CIA acknowledges lack of specific data on alleged Iraqi WMD before war
The CIA has admitted it "lacked specific information" about alleged Iraqi weapons of mass destruction when it compiled an intelligence estimate last year that served to justify the American-led invasion of Iraq.
However, it said that and other uncertainties surrounding the case had been fully presented to US President Bush and other US policymakers in the October 2002 National Intelligence Estimate (NIE), a document often referred to by members of the Bush administration as a basis of their claim that Baghdad had an arsenal of WMD.
Secretary of State Colin Powell told the Security Council last February that Saddam Hussein and his regime were "concealing their efforts to produce more weapons of mass destruction" and that their weapons programs "are a real and present danger to the region and to the world."
However, an explanation issued over the weekend by veteran CIA analyst Stuart Cohen, who was in charge of putting together the 2002 intelligence estimate and currently serves as vice chairman of the National Intelligence Council, made clear the case against Iraq, as presented by the CIA behind closed doors, was much less clear-cut and more nuanced.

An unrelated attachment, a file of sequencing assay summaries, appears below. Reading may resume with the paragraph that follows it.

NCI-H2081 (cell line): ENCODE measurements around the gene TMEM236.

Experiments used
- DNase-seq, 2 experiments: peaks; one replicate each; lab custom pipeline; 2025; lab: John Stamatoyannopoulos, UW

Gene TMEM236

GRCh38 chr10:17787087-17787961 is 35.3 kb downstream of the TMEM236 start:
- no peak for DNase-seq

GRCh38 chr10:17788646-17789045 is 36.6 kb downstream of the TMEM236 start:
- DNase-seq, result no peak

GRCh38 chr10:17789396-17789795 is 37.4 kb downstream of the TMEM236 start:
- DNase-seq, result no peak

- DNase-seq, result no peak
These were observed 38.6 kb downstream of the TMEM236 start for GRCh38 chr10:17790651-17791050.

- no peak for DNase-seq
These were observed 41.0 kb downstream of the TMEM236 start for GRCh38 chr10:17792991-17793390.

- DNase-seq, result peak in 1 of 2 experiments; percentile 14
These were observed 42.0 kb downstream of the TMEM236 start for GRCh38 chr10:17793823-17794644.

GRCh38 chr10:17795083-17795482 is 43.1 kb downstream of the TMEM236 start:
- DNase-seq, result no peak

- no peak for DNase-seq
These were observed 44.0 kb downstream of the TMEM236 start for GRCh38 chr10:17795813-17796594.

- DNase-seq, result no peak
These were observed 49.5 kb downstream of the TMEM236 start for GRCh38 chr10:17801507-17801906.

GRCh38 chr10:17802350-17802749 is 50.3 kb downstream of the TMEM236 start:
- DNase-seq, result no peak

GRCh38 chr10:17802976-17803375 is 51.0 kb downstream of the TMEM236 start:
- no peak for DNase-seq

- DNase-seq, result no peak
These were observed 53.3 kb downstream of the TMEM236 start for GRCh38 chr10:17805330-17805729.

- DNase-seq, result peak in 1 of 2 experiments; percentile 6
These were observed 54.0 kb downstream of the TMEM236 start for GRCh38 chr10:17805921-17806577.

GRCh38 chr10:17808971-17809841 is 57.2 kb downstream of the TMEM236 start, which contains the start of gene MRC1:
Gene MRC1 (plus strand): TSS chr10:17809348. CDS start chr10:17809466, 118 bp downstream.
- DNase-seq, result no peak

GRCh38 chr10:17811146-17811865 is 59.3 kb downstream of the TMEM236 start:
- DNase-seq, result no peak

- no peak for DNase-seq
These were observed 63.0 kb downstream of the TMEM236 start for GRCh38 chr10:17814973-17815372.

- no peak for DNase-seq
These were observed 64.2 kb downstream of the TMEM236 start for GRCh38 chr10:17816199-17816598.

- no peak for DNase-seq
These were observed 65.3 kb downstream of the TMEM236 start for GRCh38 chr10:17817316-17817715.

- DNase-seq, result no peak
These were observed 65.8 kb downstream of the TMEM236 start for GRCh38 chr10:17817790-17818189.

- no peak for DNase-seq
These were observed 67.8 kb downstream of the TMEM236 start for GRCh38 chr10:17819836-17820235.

"Any reader would have had to read only as far as the second paragraph of the Key Judgments to know that as we said, 'We lacked specific information on many key aspects of Iraq's WMD program,'" Cohen wrote in an article posted on the agency's Web site, according to AFP.
The document still concluded that Iraq had chemical and biological weapons as well as missiles with ranges in excess of the 150-kilometer limit imposed by the UN Security Council. It also said that Baghdad did not have nuclear weapons.
Cohen said he still stood by those judgments. But he insisted the estimate he produced had "uncertainties" that "were highlighted in the Key Judgments and throughout the main text." (Albawaba.com)
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